6. She is entitled to her expression.
When my daughter leaves my home, and learns that the world is not as open, caring, and supportive as her mother, she will be prepared. She will know that she can return if she wishes, that the real world can wait. She will not want to. She will not need to. I will have prepared her, as much as I can, for a world that will try to push her down at every turn.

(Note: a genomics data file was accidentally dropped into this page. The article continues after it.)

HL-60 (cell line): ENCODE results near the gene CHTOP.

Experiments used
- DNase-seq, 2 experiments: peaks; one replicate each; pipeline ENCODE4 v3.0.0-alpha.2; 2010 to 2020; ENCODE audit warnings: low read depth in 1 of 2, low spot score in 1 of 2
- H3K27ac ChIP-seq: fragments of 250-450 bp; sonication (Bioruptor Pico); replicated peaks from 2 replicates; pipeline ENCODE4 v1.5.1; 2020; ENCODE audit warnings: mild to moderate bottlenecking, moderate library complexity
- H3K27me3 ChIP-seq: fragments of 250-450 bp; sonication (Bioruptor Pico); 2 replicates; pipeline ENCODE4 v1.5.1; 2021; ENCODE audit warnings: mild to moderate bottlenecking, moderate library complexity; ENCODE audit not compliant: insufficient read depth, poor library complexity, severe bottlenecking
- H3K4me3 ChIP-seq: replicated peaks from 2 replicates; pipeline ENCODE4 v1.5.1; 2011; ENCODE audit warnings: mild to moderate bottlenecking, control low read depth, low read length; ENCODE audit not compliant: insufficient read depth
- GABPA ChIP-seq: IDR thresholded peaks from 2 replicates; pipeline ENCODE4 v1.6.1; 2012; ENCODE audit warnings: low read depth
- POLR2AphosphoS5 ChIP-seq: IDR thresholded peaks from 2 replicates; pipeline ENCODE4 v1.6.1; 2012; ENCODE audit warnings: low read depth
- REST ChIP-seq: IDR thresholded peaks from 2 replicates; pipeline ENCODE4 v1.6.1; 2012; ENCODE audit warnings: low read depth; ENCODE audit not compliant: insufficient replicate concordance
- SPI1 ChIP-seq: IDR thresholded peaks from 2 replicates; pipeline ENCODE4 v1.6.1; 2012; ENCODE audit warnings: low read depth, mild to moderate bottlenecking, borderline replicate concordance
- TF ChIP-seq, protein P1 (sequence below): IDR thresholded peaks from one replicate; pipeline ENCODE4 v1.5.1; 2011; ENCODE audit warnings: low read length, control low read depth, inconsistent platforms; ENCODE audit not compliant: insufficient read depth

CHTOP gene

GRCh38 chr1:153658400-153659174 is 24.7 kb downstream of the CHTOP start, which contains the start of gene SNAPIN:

7. She is her own person. She is complete as she is.
I will never punish my daughter for saying no. I want “No” to be a familiar friend. I never want her to feel that she cannot say it. She will know how to call on “No” whenever it is needed, or wanted.